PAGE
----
In my earliest years of teaching at the university, I did a mean thing to my Distance Education students. The fact that I did it several years in a row, until it became impossible, just adds to the wilful sneakiness of it.
Residential Schools were compulsory at that time, some 35 years ago. This meant that students had to trek to Armidale twice a year, sometimes from interstate or even from abroad, for four days each time, put up with being lectured at by me and share tutorial discussions.
It was quite a commitment on their part in terms of time and money, and I wanted to know what made them tick. A first year course on the History of Asian Civilisations wasn’t like learning bookbinding, after all – it was a bit esoteric; at that time at least.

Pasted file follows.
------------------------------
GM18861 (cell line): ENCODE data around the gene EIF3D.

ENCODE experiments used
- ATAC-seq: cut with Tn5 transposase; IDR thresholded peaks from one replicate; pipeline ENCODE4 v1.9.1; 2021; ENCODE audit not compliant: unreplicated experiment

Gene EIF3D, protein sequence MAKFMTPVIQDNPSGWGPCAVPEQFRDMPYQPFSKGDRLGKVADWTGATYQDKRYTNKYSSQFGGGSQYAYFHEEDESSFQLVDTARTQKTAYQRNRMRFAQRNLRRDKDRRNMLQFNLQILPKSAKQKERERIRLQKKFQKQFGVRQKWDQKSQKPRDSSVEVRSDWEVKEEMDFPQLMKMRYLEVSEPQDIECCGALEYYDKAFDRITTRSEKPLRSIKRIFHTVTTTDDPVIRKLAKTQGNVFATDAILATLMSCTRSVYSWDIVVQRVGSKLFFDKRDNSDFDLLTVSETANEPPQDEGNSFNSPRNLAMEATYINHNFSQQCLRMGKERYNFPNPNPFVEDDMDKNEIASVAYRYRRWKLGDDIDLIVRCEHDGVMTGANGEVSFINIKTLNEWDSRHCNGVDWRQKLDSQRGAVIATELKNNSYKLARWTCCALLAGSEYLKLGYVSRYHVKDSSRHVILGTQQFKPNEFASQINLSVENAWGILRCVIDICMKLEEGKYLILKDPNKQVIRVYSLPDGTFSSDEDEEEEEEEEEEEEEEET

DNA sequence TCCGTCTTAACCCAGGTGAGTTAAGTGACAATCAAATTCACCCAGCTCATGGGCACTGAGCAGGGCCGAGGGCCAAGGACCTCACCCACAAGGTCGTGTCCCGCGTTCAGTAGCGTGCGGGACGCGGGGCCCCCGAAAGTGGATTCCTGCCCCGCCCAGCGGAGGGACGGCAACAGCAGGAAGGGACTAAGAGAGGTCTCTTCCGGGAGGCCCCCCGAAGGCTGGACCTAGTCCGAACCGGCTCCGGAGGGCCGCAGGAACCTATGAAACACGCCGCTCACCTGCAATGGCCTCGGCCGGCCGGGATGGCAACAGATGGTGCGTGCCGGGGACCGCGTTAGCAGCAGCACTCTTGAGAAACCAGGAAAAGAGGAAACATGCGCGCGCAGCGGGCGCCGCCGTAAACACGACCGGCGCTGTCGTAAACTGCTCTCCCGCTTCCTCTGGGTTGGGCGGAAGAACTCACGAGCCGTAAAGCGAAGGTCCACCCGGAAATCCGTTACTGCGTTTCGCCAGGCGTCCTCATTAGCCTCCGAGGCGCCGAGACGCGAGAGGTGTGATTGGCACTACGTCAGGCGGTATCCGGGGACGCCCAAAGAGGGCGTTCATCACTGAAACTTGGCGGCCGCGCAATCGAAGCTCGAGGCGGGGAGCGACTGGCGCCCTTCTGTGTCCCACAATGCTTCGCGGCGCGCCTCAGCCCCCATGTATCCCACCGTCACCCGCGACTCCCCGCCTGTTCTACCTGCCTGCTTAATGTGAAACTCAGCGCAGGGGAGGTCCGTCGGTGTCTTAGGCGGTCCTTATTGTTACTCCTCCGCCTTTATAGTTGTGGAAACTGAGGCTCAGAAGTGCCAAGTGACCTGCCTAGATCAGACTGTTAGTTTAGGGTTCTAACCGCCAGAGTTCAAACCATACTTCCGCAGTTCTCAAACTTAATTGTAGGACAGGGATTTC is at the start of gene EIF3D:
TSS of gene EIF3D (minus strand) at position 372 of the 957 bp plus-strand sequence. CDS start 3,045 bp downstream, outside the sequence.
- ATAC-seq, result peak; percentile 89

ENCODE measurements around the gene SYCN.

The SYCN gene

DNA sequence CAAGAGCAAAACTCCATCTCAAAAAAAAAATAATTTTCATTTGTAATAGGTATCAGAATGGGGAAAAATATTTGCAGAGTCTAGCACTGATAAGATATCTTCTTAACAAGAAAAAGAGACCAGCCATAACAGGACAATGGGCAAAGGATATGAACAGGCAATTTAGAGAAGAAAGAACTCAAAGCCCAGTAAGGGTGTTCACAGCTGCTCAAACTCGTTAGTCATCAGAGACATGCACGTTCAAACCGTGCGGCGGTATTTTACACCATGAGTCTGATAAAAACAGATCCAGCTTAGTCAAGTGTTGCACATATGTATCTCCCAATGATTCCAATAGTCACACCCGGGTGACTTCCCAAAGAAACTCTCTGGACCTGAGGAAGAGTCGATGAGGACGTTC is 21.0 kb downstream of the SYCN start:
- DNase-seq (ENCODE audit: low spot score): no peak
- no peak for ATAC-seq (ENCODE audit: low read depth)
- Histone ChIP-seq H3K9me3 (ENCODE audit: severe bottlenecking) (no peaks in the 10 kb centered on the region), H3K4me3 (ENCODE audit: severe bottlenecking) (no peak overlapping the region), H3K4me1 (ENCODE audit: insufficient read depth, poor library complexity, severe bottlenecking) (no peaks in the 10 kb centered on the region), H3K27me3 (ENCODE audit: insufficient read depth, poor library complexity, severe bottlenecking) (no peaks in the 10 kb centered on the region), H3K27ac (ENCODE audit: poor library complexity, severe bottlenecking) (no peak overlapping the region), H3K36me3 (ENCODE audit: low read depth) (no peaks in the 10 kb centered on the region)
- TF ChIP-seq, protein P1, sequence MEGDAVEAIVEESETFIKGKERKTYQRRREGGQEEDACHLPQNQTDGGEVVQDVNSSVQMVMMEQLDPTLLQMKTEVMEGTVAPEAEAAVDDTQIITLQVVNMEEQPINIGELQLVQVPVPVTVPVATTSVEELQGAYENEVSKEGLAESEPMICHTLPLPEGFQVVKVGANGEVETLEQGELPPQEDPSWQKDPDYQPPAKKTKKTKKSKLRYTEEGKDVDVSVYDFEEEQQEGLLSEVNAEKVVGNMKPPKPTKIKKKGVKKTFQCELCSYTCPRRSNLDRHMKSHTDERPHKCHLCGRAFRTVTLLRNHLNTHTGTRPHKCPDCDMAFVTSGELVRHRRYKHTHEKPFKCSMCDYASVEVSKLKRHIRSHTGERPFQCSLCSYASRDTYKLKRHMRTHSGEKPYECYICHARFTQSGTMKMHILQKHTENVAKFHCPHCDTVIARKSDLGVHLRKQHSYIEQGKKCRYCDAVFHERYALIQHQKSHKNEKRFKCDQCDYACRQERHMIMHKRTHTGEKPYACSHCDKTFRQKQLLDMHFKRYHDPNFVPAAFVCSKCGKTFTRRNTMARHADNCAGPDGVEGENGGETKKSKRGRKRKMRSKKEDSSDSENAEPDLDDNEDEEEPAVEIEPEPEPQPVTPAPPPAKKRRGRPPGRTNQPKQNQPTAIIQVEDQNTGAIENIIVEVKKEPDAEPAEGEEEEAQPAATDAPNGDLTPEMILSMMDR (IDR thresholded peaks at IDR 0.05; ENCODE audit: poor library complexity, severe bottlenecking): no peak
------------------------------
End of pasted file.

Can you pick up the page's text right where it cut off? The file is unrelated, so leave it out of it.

As an undergraduate, I’d had experience of Residential Schools at the University of Queensland when studying as an External student. They weren’t compulsory and I didn’t find them all that satisfactory, so I expected the students who came to my first Residential School to be similarly unenthusiastic.
What I used to do, as I was under thirty and looked even younger than my age, was to come ten or so minutes early to the very first session of a School, where we would meet for the first time. This was the mid 1970s, and the teaching material was all typed (on a typewriter!), printed and contained no photos.
It was, after all, at least a decade before most people knew what cassette tapes containing recorded lectures, let alone a computer, could do for revolutionising university teaching, but that’s another story. Suffice it to say here that I was a Cassandra in that respect for the best part of a quarter-century.